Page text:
Suffering is terrible.
TA: Suffering is not terrible.
It’s very ephemeral. It’s here for a while, then it’s gone. It’s not terrible.
TA: Suffering is wonderful.
In my experience, it’s humbling in a good way, it makes me more human. Suffering opens me up.
In my experience, the intensity of it is a “peak” experience, it brings me close and here & now. It’s wonderful in that sense.
I feel alive, even in the suffering, and very present.
It makes me seek new solutions because the old doesn’t work. There is receptivity for something new.
The painful thing about suffering is trying to escape it, not the suffering itself.
(And is it suffering if I don’t try to escape it?)
Specific to a situation where I experienced suffering:
A year and a half ago, when the dark night was at it’s darkest (so far!), I realized “I” couldn’t do anything. “I” couldn’t fix it, manipulate it, control it. That was humbling in a very god way.
During that time, I also saw I couldn’t just “pull myself out of it”. It was impossible. It helped me understand how it is for others. It made me see myself as more human, more as anyone else.
It was also a very intense and alive experience, bringing me to the present. That was genuinely wonderful.
It brought me to seek help in a very sincere way. It helped me open up to new and different ways of relating to life and my experience.
Specifically, it helped me experience – more intimately – my tendency to want to escape experiences and life, and that itself is painful.
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I see that it makes a difference to find examples from a very specific situation. It makes it more real and it feels more honest.
If I stay at the abstract, I have a feeling that I may be tricking myself, and I do. I go into generalizations and affirmations.
When inquiry – and the examples for the turnarounds – are for a specific situation in my life, it brings it into focus. It is real.
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The worst that could happen in my life is that I will suffer.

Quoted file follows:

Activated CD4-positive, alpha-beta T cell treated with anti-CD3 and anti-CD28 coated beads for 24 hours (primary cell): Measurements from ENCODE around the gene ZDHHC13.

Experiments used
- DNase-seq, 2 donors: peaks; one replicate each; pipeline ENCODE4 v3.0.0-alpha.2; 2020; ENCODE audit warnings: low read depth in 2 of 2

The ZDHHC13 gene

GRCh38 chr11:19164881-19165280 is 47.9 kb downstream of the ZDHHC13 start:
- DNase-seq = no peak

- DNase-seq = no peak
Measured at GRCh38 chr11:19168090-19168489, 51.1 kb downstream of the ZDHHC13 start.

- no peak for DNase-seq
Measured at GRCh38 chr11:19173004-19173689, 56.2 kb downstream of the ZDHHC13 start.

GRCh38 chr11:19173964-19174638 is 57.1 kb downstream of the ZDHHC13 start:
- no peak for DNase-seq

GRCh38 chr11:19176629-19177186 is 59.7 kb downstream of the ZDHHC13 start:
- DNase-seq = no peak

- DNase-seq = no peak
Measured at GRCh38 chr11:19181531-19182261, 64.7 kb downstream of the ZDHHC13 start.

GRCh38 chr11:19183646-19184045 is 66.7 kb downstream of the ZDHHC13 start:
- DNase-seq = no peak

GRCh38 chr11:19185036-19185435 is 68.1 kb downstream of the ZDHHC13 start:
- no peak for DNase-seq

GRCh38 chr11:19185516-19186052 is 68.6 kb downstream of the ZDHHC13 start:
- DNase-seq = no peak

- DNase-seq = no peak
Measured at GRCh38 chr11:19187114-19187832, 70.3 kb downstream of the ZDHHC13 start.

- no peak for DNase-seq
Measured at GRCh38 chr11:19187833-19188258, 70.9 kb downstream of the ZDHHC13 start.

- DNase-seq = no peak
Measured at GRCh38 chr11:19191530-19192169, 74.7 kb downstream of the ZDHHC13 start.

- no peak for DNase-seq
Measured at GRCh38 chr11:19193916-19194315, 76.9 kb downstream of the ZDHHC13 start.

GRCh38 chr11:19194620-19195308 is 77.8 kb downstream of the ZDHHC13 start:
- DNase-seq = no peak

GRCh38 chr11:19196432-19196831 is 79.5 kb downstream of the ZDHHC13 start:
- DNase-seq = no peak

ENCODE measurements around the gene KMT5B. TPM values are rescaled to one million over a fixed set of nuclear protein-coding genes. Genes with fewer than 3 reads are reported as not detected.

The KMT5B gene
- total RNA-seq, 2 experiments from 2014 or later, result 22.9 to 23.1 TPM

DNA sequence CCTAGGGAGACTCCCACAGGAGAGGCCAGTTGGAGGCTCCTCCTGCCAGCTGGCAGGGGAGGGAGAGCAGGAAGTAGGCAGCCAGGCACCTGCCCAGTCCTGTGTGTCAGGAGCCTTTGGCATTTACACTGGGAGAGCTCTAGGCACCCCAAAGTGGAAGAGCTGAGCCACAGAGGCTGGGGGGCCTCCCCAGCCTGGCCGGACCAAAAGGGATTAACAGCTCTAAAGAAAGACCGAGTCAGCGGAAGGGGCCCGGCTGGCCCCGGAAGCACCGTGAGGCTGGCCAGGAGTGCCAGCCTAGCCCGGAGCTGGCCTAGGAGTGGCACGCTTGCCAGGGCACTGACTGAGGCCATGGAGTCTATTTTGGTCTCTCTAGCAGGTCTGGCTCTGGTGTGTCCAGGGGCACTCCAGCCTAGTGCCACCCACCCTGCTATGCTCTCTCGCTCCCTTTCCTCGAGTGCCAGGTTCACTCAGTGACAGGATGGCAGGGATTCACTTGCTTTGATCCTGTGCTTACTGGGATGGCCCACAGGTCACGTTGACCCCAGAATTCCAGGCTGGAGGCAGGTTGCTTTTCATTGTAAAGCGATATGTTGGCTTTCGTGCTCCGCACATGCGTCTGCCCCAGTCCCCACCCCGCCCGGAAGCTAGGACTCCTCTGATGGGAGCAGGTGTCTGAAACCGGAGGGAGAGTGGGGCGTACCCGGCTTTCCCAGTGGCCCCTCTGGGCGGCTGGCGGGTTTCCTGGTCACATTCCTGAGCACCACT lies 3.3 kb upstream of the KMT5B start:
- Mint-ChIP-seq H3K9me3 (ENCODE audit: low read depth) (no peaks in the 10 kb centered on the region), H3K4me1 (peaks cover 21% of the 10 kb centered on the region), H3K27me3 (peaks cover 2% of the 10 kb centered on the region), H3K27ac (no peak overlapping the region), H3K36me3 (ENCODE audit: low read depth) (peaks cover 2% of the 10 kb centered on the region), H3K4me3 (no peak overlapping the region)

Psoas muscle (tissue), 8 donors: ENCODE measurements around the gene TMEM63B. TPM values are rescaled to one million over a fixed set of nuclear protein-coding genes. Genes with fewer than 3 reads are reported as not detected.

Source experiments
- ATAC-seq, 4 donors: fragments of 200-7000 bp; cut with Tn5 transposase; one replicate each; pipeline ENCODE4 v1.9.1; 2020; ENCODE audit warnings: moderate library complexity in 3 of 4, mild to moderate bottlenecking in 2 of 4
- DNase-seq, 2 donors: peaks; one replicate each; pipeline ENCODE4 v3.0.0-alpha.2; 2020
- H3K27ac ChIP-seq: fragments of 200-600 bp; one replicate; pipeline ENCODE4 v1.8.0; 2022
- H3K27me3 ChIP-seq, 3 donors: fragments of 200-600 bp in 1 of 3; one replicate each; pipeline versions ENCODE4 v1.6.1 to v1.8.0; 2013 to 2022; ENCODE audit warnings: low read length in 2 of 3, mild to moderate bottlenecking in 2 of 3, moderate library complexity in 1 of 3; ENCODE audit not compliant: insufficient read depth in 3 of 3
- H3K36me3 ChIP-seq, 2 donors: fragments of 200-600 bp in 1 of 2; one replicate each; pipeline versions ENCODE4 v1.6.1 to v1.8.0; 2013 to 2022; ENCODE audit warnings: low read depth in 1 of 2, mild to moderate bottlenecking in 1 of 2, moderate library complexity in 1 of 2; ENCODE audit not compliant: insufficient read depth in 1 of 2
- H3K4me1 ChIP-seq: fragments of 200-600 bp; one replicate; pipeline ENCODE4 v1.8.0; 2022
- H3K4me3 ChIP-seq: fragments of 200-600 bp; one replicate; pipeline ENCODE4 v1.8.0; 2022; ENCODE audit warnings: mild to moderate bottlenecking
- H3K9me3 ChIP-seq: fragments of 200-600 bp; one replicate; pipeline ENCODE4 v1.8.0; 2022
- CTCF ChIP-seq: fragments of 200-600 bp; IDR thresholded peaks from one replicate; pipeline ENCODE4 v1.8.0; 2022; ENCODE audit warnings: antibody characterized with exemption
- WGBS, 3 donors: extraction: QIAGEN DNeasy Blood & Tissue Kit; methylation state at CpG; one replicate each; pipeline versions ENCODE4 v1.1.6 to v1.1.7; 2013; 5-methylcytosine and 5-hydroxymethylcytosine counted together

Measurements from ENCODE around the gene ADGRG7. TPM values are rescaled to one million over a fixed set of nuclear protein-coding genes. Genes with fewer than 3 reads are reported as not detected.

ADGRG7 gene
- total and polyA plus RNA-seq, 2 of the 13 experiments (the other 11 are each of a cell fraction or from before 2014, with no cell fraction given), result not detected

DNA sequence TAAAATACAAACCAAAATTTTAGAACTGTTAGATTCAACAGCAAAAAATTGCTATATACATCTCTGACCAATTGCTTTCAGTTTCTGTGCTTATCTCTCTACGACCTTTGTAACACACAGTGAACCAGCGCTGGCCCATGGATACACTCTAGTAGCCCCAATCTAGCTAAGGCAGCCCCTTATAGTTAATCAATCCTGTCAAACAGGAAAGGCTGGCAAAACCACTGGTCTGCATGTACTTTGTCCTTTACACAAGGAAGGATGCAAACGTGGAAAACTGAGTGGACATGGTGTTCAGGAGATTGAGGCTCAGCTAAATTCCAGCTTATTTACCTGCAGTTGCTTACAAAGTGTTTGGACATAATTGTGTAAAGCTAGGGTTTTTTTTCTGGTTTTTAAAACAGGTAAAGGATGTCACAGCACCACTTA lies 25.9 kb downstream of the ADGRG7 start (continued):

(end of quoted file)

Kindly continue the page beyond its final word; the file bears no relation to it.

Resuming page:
TA: The best that could happen in my life is that I will suffer.
It’s be the best for me because:
It shows me what’s left (in terms of beliefs).
It may open me up for something new, outside of my familiar framework.
It may give me understanding and compassion for others who suffer.
I may see that I cannot just pull myself out of it, and it’s the same for others.
It’s an invitation to notice and inquire into my beliefs about (resistance to) suffering, and find more peace with it.
I may find that suffering is not what I thought it was. I may see that “suffering” is a label, and that the turnaround is equally or more true.
It may be an intense and alive experience which brings attention here and now.
I may ask for help from someone I otherwise wouldn’t.
I may feel more connected with people in my life through sharing more openly what’s going on for me.
I may experience kindness from others and life in a way I didn’t expect.
I may share my humanity more openly with friends and family.
I may embrace my humanity more fully.
Best for others:
It invites people in my life (who have inquiry) to inquiry, to notice and questions their beliefs about suffering, helping.
People in my life see me as more fully human, and may give themselves permission to embrace more of themselves.
Best for the world:
If I find peace with suffering (and the thoughts creating suffering), it may be of benefit to the world. It’s an example. It shows it’s possible. I may share it through individual facilitation and workshops, and just through ordinary daily life.
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If I see suffering as good, it may happen.
I may stay with suffering instead of trying to find a way out.
I will be complacent.
People will see me as heartless.
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